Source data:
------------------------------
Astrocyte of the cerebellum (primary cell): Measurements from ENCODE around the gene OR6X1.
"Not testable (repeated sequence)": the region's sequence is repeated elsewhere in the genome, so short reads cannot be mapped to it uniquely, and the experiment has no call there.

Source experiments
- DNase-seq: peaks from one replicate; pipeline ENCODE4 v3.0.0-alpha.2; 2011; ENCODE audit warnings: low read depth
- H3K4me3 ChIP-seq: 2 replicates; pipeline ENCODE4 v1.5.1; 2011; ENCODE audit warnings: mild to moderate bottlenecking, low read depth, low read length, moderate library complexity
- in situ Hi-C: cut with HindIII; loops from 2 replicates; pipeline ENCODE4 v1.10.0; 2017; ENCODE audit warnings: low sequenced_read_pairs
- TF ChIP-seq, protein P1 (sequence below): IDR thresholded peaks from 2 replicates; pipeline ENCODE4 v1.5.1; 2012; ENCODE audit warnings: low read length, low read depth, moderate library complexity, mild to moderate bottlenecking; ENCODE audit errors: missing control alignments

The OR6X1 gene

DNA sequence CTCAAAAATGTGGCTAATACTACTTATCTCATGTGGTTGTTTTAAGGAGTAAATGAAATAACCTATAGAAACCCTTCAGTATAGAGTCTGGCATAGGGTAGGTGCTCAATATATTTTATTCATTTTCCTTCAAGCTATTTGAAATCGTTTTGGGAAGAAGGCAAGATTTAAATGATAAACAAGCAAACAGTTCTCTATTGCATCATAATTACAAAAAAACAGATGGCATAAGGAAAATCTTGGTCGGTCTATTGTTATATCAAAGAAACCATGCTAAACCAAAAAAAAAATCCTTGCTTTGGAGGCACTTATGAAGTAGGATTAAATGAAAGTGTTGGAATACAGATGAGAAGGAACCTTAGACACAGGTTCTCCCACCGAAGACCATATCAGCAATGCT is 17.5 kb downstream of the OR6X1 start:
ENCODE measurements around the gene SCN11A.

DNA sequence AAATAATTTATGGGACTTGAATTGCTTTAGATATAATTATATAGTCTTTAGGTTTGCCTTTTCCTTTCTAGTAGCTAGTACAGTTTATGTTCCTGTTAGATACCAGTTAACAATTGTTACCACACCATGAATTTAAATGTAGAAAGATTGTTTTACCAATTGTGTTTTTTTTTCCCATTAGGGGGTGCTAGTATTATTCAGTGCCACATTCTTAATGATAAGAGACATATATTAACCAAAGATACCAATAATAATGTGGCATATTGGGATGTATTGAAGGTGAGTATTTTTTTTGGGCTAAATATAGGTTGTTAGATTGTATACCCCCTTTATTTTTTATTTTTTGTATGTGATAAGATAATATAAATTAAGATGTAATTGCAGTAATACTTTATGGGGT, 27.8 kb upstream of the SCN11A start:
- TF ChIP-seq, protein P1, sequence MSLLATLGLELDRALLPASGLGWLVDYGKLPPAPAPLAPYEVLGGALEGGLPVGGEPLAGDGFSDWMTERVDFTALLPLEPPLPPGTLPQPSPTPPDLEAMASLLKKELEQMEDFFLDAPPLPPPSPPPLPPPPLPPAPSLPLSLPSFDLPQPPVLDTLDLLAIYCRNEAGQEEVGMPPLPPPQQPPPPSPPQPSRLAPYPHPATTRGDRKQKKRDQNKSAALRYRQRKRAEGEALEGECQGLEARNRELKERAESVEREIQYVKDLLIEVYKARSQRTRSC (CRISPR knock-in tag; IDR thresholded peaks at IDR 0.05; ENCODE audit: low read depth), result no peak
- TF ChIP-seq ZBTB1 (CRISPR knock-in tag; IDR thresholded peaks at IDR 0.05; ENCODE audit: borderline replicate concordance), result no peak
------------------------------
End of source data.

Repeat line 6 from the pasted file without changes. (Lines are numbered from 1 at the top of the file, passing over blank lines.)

- in situ Hi-C: cut with HindIII; loops from 2 replicates; pipeline ENCODE4 v1.10.0; 2017; ENCODE audit warnings: low sequenced_read_pairs